Our window in St George's Church at RAF Halton - see the primary web site for the whole story behind the various elements of the window design.
On the left below is the original picture that our window centre piece is based upon (Photo copyright Steve and Margaret Pays - Pheonix Project). Compare this with the window master design (centre below) and you can easily recognise Trev Taylor on the right.
You may notice that the drifting snow above the brass wheels on the master design melted in the kiln during firing and does not appear in the actual window seen on the right below.
The album of pictures right indicates how the window was made to our bespoke design, based on your gathered suggestions.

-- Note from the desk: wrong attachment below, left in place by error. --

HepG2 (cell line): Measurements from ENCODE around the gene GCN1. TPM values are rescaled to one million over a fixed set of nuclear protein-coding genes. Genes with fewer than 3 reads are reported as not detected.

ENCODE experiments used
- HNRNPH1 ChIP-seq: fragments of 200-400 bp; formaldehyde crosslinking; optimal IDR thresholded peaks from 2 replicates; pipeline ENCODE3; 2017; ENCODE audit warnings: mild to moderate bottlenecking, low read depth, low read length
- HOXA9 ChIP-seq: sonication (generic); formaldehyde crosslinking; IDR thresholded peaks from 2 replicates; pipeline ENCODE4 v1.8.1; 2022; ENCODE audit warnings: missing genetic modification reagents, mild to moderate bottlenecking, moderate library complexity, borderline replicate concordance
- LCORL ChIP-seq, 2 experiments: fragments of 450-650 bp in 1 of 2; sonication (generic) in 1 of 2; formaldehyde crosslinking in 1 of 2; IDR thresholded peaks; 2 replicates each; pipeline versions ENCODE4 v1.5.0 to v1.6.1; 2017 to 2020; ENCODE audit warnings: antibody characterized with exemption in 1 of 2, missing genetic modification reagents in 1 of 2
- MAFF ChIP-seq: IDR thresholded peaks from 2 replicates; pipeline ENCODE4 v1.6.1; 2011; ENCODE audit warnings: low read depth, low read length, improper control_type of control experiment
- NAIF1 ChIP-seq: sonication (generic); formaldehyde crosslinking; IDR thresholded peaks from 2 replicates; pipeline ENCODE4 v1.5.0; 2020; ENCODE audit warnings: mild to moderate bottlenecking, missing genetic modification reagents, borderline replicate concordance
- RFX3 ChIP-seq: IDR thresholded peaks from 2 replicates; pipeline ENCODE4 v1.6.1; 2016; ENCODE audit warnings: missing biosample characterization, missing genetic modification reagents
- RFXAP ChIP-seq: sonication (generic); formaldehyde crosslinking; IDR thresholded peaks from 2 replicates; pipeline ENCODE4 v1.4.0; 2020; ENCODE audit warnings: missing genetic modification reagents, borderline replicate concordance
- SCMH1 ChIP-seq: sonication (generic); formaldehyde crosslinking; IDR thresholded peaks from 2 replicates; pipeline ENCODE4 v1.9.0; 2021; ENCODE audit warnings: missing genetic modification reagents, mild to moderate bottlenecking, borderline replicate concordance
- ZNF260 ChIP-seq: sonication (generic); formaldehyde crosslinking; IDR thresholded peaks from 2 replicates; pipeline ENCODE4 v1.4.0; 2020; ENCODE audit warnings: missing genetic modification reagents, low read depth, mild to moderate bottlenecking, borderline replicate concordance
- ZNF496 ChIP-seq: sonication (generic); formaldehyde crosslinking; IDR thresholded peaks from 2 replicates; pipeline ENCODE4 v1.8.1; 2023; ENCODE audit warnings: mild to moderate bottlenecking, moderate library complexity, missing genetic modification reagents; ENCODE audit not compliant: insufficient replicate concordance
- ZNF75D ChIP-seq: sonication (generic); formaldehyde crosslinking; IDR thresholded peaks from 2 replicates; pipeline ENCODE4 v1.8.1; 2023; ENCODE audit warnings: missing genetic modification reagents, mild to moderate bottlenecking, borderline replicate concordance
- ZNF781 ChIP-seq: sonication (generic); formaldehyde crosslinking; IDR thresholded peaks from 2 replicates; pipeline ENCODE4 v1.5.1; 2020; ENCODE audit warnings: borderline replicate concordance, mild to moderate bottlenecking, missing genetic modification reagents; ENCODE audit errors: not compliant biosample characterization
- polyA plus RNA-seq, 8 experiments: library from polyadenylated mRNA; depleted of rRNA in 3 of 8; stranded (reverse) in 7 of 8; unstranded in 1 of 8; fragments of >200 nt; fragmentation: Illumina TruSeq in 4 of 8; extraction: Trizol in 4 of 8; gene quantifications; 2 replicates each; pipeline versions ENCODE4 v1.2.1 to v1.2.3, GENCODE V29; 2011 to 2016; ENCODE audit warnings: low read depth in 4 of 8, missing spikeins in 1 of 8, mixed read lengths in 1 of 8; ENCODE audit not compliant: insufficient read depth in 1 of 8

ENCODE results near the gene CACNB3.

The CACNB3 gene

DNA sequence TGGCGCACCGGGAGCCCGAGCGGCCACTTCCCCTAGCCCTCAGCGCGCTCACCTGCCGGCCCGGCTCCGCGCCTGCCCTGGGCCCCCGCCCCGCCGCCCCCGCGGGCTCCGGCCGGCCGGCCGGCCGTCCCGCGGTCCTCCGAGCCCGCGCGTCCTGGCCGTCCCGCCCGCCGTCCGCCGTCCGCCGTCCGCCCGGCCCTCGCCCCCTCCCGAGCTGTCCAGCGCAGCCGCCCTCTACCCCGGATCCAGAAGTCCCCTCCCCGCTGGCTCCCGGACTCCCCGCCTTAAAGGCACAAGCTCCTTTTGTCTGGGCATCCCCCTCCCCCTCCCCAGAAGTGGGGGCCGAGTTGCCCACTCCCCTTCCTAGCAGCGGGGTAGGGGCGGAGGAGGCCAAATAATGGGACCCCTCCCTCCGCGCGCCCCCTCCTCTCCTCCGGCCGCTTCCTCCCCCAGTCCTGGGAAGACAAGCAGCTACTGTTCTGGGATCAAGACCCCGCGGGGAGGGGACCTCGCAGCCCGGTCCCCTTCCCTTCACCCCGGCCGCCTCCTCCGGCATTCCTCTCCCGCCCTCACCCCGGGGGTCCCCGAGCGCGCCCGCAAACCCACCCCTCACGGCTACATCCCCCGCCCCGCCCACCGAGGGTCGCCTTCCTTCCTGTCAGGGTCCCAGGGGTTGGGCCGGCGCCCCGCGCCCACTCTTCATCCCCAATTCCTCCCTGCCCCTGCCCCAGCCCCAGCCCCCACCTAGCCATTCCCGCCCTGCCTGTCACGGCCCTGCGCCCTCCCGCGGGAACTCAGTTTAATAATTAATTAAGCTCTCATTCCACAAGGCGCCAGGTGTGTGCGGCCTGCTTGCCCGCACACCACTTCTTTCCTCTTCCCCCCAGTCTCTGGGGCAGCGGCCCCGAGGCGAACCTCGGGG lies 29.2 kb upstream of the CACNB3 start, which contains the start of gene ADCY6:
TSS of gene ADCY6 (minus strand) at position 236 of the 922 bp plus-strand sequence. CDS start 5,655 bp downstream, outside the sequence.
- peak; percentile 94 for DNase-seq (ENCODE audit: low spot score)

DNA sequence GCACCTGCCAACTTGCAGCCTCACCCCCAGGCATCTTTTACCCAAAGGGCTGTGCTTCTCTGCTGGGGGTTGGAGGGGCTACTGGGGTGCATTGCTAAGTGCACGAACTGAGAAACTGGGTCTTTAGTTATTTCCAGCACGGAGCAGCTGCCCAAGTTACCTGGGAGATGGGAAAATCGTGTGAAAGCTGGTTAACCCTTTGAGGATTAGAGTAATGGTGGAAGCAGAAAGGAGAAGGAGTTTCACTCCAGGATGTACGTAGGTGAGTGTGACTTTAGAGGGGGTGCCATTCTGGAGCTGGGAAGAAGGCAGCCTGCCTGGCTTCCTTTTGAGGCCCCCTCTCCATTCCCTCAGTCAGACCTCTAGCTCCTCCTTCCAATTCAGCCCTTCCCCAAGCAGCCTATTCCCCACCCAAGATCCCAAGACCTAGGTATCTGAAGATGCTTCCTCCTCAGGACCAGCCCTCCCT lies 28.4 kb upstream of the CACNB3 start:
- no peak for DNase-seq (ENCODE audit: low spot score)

Starting with full size paper templates, making cut glass parts, which are drawn upon and painted with special glazes, then fired layer by layer for final colour and effect and finally assembled with lead striping into the complete window. The variable part of stained glass is similar to pottery where you paint it with glaze of one colour and after firing it turns a different shade.
When installed in the church wall each stained glass window is protected from the elements by a clear outer pane.
The monkey wrench used in the window was chosen to represent the versatility of our aircraft trades, not just because it is a nice antique tool. Although it was probably in common use in Lord Trenchard's day, ironically such imprecise adjustable tools are never allowed in use on aircraft in modern times.
A very interesting project for me to have been involved in. The artisan Reg Pritchard is an ex-apprentice, who upon starting up had to design and build his own kiln to fire the pieces as he couldn't get a suitable commercial item within his budget. He is responsible for manufacturing and installing many of the windows at St George's.